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Bernd Becher (German, 1931–2007)

About this artist

Source: Oxford University Press

German photographers. Bern(har)d Becher (b Siegen, 20 Aug 1931) served an apprenticeship as a decorative painter in Siegen, then studied painting and lithography at the Staatliche Kunstakademie in Stuttgart (1953–6) and typography at the Staatliche Kunstakademie in Düsseldorf (1957–61). There in 1959 he met Hilla Wobeser (b Potsdam, 2 Sept 1934), who had trained as a photographer in Potsdam and, after a period as an aerial photographer in Hamburg, had moved to Düsseldorf in 1957. They married in 1961. Together they developed a documentary approach to photographing their industrial surroundings that introduced new kinds of social, cultural and aesthetic questions about the increasing destruction of many late 19th-century buildings. They systematically photographed half-timbered houses, cooling towers, water towers, blast furnaces and derricks of the same or similar design, forcing the viewer to compare and judge the buildings from unfamiliar aesthetic standpoints. This photographic documentation was not based, however, on a system of encyclopedic thoroughness, nor on a theory of objectivity, but primarily on the desire to express their own social and political views. For this reason, they excluded any details that would detract from the central theme and instead set up comparisons of viewpoint and lighting through which the eye is led to the basic structural pattern of the images being compared. This principle, which is allied to the philosophy underlying the New topographics movement, is most obvious in the two published series, Anonyme Skulpturen: Eine Typologie technischer Bauten and Typologien, Industrieller Bau, 1963–1975, in which the images are contrasted in groups of three. Their work was also published in Die Architektur der Förder-und Wassertürme (Munich, 1971). In 1977 the Bechers began teaching at the photography department that they set up at the Düsseldorf Kunsthochschule.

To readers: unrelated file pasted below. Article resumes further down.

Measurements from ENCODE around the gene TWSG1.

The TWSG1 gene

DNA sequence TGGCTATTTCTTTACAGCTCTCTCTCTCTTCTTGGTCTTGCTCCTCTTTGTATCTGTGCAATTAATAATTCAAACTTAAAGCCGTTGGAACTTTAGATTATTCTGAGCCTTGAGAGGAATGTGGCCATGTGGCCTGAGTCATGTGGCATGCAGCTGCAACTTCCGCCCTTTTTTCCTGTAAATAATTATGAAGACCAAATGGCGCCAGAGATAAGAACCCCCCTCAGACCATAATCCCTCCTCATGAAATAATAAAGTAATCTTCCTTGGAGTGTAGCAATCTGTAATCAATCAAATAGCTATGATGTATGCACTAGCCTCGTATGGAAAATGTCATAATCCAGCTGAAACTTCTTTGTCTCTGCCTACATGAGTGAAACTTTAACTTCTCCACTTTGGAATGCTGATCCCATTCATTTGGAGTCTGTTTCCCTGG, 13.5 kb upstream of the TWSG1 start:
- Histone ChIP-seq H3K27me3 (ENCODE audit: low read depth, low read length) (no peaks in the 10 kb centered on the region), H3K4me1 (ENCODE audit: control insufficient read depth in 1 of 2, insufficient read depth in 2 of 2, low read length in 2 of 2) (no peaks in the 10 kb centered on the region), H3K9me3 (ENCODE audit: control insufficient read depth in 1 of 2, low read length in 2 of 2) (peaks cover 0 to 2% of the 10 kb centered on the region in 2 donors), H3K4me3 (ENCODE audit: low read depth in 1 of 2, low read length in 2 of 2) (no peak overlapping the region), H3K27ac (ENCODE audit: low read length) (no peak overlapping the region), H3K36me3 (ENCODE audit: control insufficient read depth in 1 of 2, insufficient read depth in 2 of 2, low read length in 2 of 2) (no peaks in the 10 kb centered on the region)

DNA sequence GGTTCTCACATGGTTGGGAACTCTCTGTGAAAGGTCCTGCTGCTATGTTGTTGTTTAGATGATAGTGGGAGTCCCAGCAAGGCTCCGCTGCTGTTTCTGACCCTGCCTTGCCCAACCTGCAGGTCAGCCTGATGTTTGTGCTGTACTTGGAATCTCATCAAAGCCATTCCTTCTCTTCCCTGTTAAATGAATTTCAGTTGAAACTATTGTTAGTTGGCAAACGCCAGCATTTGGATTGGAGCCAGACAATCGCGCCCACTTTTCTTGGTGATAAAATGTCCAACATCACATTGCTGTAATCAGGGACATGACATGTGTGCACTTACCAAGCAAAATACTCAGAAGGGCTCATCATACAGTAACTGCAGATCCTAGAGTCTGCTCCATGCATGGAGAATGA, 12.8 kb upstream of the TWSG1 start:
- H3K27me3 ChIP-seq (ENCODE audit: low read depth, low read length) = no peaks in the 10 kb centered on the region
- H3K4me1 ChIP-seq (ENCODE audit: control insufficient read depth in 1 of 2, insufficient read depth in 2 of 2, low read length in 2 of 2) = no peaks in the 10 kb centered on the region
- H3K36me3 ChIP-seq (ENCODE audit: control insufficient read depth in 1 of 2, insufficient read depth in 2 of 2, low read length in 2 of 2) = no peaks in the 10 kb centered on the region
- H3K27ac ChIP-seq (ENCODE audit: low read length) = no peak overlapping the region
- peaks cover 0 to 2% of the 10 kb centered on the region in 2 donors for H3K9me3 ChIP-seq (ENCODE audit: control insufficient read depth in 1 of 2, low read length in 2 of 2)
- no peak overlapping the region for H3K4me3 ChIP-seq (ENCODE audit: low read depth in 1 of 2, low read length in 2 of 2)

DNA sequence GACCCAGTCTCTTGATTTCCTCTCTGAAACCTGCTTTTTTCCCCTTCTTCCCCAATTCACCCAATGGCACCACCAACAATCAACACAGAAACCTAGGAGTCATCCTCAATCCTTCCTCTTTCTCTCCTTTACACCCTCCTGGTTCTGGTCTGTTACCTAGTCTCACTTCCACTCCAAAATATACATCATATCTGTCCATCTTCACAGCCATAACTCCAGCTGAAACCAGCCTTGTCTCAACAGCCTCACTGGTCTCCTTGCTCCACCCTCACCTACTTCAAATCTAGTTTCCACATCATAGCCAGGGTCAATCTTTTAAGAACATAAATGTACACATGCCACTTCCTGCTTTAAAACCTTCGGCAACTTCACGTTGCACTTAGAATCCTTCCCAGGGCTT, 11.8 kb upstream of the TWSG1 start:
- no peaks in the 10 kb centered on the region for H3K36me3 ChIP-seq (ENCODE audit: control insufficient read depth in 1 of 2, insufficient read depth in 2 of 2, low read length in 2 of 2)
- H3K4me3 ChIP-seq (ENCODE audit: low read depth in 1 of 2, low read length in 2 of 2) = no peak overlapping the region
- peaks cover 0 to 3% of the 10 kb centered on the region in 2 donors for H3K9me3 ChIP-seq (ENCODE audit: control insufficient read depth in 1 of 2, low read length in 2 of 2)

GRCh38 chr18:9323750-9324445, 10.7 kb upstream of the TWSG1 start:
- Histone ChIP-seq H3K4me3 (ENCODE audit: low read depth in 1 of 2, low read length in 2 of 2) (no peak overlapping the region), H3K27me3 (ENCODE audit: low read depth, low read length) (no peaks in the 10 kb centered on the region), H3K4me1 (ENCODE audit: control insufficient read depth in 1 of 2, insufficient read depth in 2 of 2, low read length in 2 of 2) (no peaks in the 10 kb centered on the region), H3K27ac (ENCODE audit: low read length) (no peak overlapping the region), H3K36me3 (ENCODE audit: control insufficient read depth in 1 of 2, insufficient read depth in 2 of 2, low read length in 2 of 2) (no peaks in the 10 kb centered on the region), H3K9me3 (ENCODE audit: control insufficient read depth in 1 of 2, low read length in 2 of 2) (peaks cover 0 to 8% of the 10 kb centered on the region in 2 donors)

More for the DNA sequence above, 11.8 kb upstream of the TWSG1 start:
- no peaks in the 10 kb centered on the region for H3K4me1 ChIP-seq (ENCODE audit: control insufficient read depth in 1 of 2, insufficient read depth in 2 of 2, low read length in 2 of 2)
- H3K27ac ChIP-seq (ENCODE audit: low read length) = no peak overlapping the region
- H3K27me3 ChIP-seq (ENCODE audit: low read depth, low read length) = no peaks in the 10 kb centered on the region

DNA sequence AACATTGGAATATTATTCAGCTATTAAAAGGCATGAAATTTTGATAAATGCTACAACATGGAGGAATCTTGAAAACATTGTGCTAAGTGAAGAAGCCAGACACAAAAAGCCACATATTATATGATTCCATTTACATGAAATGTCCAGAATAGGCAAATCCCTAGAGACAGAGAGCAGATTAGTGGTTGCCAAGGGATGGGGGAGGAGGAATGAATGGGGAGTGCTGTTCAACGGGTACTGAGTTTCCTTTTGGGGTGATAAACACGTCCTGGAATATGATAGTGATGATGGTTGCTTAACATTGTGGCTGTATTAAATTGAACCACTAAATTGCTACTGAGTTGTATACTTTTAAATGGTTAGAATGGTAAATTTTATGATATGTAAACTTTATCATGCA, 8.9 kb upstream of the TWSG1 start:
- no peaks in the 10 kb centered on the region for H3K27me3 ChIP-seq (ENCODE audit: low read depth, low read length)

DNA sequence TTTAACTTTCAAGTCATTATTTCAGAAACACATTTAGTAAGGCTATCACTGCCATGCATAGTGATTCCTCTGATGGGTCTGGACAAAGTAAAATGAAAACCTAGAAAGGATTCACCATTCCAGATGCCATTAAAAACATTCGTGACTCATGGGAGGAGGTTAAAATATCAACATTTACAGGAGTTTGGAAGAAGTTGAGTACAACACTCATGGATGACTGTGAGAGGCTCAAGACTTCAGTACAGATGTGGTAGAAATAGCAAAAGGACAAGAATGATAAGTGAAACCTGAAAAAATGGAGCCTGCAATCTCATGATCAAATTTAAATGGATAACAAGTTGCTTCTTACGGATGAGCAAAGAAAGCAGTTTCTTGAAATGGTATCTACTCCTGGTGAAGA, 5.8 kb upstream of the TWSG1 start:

Reinhold Misselbeck
From Grove Art Online

© 2009 Oxford University Press


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